In July, a fifty-year-old Spaniard who had not visited any endemic countries was diagnosed with the chikungunya virus. Most likely, the infection occurred in his home town. This is not the first time the tropical virus has been transmitted in Europe. A publication in eLIFE shows that the distribution of the transmitting mosquito covers a great part of Europe.
The so-called Aedes albopictus mosquito is often found in southern countries with a warm climate, like Italy, Spain, France and Greece. Therefore, people who acquire a chikungunya infection abroad have a higher risk of transmitting the virus in these areas. This occurred in 2007 in Italy with 205 infections and in 2010 and 2014 in France, where respectively two and eleven people were infected locally.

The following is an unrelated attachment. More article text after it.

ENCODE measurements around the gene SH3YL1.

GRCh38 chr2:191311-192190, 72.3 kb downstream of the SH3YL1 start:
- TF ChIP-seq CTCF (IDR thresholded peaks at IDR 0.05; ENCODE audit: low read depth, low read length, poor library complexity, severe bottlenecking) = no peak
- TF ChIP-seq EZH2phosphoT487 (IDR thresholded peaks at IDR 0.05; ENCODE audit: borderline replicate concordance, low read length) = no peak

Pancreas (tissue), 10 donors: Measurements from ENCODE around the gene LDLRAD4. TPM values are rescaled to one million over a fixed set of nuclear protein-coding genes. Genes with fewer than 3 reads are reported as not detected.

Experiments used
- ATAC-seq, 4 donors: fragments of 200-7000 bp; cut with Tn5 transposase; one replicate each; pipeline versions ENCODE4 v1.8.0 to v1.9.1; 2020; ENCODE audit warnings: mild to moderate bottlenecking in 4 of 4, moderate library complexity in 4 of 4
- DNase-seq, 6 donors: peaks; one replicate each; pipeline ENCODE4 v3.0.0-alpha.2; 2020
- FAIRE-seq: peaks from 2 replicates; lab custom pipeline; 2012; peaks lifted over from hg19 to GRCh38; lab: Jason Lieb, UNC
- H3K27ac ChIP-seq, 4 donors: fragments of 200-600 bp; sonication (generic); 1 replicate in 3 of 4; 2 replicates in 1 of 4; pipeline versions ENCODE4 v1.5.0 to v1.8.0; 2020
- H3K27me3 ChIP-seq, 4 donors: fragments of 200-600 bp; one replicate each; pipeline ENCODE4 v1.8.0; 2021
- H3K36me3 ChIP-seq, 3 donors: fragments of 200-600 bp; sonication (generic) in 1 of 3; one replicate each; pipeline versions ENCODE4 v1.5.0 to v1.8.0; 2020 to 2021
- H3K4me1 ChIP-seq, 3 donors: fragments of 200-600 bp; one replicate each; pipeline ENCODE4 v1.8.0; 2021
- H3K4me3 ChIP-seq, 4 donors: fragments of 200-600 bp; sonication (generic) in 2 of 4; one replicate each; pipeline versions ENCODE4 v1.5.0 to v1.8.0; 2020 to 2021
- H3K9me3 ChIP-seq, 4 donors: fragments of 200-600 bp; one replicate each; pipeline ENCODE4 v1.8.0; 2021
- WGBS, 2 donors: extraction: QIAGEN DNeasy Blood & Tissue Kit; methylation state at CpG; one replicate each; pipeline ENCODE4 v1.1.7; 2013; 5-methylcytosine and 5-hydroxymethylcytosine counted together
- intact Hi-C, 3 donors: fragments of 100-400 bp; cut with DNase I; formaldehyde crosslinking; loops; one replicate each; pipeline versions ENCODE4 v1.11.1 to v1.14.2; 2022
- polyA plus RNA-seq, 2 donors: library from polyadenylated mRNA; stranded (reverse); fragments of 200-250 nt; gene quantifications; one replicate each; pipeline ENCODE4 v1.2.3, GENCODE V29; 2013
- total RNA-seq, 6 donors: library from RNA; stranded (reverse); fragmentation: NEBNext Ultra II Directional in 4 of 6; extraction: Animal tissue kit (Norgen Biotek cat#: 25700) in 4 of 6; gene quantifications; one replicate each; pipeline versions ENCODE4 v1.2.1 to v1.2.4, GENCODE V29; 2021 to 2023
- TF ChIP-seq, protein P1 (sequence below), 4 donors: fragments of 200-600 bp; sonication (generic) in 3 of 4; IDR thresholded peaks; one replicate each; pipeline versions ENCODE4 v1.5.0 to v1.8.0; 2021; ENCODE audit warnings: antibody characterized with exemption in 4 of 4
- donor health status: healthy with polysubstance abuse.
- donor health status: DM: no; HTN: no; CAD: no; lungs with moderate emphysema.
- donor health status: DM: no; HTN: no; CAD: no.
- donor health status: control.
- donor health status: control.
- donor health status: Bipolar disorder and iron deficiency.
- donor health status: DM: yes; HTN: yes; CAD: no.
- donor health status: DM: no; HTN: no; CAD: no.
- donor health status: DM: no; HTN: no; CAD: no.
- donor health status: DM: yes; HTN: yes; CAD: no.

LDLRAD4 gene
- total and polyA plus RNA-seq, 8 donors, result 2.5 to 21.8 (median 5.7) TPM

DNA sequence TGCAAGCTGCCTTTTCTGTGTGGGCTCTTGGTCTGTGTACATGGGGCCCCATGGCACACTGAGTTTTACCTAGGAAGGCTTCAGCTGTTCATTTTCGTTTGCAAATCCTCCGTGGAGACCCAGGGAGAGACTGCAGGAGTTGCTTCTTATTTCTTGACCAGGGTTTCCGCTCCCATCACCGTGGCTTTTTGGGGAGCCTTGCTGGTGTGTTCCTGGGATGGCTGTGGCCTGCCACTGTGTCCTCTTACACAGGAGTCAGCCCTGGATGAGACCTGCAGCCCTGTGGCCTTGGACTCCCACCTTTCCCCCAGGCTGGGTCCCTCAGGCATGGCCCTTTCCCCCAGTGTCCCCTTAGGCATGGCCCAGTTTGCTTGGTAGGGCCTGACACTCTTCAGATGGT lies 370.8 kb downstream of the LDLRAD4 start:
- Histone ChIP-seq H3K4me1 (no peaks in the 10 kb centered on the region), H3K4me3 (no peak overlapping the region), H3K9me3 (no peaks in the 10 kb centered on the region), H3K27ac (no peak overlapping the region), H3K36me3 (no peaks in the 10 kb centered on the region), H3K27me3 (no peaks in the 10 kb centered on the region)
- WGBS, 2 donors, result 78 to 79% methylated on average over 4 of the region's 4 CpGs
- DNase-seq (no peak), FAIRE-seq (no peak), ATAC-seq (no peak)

The research carried out by Oxford University shows that mainly temperature determines which areas become the habitat of Aedes albopictus. When taking into account all requirements, many more European regions seem to be at risk, for example, the south of Germany and the Balkan area. Accordingly, the scientists note that the mosquito is spreading throughout Europe. This may partly be due to the effects of global warming.
Furthermore, the researchers predict that chikungunya transmissions in Europe will occur more and more often. Not only because of the increasing habitat of the mosquito, but because of the substantial amount of travellers visiting endemic areas.
Sources: eLIFE, European Centre for Disease
Prevention and Control
Image: Kraemer et. al.
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